Alpha-tocopherol, a well-known antioxidative agent, may have a positive effect on bone formation during the remodeling phase of secondary fracture healing. Fracture healing and osseointegration of implants share common biological pathways; hence, alpha-tocopherol may enhance implant osseointegration.
This experimental study in rats assessed the ability of alpha-tocopherol to enhance osseointegration of orthopaedic implants as determined by (1) pull-out strength and removal torque and (2) a histomorphological assessment of bone formation. In addition, we asked, (3) is there a correlation between the administration of alpha-tocopherol and a reduction in postoperative oxidative stress (as determined by malondialdehyde, protein carbonyls, reduced and oxidized glutathione and their ratio, catalase activity and total antioxidant capacity) that develops after implantation of an orthopaedic implant?
This blinded study was performed in study and control groups, each consisting of 15 young adult male Wistar rats. On Day 0, a custom-designed stainless-steel screw was implanted in the proximal metaphysis of both tibias of all rats. On Day 1, animals were randomized to receive either alpha-tocopherol (40 mg/kg once per day intraperitoneally) or saline (controls). Animals were treated according to identical perioperative and postoperative protocols and were euthanized on Day 29. All animals completed the study and all tibias were suitable for evaluation. Implant pullout strength was assessed in the right tibias, and removal torque and histomorphometric evaluations (that is, volume of newly formed bone surrounding the implant in mm, percentage of newly formed bone, percentage of bone marrow surrounding the implant per optical field, thickness of newly formed bone in μm, percentage of mineralized bone in newly formed bone, volume of mature newly formed bone surrounding the implant in mm and percentage of mineralized newly formed bone per tissue area) were performed in the left tibias. The plasma levels of alpha-tocopherol, malondialdehyde, protein carbonyls, glutathione, glutathione disulfide, catalase, and the total antioxidant capacity were evaluated, and the ratio of glutathione to oxidized glutathione was calculated.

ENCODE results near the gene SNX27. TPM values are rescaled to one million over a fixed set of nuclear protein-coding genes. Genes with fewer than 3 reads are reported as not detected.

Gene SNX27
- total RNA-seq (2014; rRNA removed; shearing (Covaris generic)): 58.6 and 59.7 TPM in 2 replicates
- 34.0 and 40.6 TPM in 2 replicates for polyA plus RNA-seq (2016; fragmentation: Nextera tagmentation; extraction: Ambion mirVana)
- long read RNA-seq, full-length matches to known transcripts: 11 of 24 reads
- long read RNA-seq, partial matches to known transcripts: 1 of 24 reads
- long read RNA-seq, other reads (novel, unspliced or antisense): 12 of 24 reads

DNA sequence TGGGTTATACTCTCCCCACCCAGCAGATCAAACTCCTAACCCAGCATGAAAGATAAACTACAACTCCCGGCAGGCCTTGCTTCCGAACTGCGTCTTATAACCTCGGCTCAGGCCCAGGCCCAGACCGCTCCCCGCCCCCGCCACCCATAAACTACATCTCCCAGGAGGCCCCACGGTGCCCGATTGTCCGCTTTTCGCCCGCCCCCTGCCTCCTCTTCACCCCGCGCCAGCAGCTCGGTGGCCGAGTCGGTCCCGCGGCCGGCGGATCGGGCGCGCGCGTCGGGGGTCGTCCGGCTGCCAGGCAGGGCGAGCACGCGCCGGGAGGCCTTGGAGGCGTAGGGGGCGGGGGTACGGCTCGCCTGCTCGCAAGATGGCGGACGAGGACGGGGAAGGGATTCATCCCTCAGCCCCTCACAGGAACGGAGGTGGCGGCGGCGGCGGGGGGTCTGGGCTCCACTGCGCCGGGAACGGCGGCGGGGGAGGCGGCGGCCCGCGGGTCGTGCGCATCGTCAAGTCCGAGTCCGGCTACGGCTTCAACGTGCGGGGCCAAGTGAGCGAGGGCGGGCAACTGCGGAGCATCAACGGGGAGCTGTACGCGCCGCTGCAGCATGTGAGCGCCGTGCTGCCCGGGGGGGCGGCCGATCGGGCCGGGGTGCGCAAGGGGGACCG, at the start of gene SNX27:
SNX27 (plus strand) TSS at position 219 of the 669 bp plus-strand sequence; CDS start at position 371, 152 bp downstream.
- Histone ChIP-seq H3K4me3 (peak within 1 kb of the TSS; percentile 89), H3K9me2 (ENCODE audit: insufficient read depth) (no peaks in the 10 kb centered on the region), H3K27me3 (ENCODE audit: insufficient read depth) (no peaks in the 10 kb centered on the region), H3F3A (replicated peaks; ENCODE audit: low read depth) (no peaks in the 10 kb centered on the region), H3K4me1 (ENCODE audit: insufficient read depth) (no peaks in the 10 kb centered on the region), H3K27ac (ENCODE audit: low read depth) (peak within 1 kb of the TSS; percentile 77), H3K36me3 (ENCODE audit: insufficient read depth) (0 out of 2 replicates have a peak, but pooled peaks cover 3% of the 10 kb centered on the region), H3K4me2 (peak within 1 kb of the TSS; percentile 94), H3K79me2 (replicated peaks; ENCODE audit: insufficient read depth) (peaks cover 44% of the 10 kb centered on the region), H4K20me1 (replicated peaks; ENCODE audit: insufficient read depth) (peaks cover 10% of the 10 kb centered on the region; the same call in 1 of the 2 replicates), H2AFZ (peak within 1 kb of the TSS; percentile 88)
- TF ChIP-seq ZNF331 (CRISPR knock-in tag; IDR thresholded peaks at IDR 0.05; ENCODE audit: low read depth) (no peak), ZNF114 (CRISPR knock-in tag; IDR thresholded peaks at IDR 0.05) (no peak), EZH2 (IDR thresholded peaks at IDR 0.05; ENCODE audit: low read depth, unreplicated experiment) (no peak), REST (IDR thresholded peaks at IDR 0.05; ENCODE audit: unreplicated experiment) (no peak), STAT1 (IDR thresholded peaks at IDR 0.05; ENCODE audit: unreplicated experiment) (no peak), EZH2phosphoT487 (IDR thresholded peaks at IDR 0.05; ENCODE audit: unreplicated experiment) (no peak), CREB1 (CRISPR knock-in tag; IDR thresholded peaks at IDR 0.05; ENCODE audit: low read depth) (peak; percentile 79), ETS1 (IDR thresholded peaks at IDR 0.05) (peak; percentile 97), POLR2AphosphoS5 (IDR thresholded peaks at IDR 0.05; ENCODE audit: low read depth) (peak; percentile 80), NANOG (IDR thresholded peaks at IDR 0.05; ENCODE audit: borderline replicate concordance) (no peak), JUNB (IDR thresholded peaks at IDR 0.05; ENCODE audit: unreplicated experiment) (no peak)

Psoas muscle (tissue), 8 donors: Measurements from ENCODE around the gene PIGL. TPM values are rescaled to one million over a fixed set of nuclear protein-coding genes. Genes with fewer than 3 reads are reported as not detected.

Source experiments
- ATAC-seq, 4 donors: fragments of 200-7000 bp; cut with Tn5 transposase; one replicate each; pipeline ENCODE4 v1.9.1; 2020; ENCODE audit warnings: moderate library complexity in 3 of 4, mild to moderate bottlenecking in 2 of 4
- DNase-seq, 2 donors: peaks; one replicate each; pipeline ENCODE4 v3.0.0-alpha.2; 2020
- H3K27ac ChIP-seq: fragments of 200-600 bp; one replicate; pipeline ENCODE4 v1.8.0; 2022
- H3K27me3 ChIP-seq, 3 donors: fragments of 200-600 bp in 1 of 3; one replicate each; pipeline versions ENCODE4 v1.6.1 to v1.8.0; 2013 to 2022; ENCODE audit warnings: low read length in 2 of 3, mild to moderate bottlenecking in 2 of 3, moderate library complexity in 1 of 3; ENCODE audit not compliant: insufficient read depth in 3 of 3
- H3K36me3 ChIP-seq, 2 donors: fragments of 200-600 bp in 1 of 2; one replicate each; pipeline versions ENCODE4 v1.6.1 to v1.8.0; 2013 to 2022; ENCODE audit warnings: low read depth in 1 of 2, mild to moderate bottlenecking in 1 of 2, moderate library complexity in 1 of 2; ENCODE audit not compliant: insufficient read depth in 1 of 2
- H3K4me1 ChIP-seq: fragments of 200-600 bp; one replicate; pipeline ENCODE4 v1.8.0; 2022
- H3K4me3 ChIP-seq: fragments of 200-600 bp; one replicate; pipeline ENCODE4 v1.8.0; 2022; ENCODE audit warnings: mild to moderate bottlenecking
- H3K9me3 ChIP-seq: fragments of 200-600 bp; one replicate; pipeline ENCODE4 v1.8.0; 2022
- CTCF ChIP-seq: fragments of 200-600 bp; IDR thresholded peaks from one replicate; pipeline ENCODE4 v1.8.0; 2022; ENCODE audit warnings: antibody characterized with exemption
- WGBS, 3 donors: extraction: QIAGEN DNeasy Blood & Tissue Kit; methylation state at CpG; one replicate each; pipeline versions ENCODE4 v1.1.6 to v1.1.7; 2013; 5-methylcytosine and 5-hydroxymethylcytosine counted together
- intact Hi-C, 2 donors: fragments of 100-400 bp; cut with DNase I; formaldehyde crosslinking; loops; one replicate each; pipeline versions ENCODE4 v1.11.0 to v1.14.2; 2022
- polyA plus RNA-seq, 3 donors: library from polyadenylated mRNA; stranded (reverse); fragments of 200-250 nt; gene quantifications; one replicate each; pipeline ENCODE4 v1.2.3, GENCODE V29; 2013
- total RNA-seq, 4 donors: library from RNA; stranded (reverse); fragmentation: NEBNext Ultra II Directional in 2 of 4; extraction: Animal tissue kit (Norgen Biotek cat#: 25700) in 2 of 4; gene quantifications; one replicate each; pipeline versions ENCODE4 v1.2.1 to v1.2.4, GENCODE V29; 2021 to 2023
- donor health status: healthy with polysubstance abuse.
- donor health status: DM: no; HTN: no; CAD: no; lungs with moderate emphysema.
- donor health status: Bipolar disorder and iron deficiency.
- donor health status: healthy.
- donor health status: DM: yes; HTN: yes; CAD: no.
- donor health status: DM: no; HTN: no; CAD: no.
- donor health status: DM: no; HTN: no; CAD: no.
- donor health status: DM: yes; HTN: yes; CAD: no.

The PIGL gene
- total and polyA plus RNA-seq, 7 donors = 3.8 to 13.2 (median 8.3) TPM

All parameters were different between the alpha-tocopherol-treated and control rats, favoring those in the alpha-tocopherol group. The pullout strength for the alpha-tocopherol group (mean ± SD) was 124.9 ± 20.7 newtons (N) versus 88.1 ± 12.7 N in the control group (mean difference -36.7 [95% CI -49.6 to -23.9]; p < 0.001). The torque median value was 7 (range 5.4 to 8.3) versus 5.2 (range 3.6 to 6 ) N/cm (p < 0.001). The newly formed bone volume was 29.8 ± 5.7 X 10 versus 25.2 ± 7.8 X 10 mm (mean difference -4.6 [95% CI -8.3 to -0.8]; p = 0.018), the percentage of mineralized bone in newly formed bone was 74.6% ± 8.7% versus 62.1% ± 9.8% (mean difference -12.5 [95% CI -20.2 to -4.8]; p = 0.003), the percentage of mineralized newly formed bone per tissue area was 40.3 ± 8.6% versus 34.8 ± 9% (mean difference -5.5 [95% CI -10.4 to -0.6]; p = 0.028), the glutathione level was 2 ± 0.4 versus 1.3 ± 0.3 μmol/g of hemoglobin (mean difference -0.6 [95% CI -0.9 to -0.4]; p < 0.001), the median glutathione/oxidized glutathione ratio was 438.8 (range 298 to 553) versus 340.1 (range 212 to 454; p = 0.002), the catalase activity was 155.6 ± 44.6 versus 87.3 ± 25.2 U/mg Hb (mean difference -68.3 [95% CI -95.4 to -41.2]; p < 0.001), the malondialdehyde level was 0.07 ± 0.02 versus 0.14 ± 0.03 μmol/g protein (mean difference 0.07 [95% CI 0.05 to 0.09]; p < 0.001), the protein carbonyl level was 0.16 ± 0.04 versus 0.27 ± 0.08 nmol/mg of protein (mean difference -0.1 [95% CI 0.05 to 0.15]; p = 0.002), the alpha-tocopherol level was 3.9 ± 4.1 versus 0.9 ± 0.2 mg/dL (mean difference -3 [95% CI -5.2 to -0.7]; p = 0.011), and the total antioxidant capacity was 15.9 ± 3.2 versus 13.7 ± 1.7 nmol 2,2-diphenyl-1-picrylhydrazyl radical/g of protein (mean difference -2.1 [95% CI -4.1 to -0.18]; p = 0.008).
These results using an in vivo rat model support that postoperatively administered alpha-tocopherol can enhance the osseointegration of an orthopaedic implant, although a cause and effect relationship between the administration of alpha-tocopherol and a reduction in postoperative stress cannot be securely established.
These findings suggest that postoperative administration of alpha-tocopherol is a promising approach to enhance osseointegration of orthopaedic implants in patients. Further studies with different animal models and/or different implants and those evaluating the alpha-tocopherol dose response are needed before performing clinical trials that will examine whether these promising, preliminary results can be extrapolated to the clinical setting as well.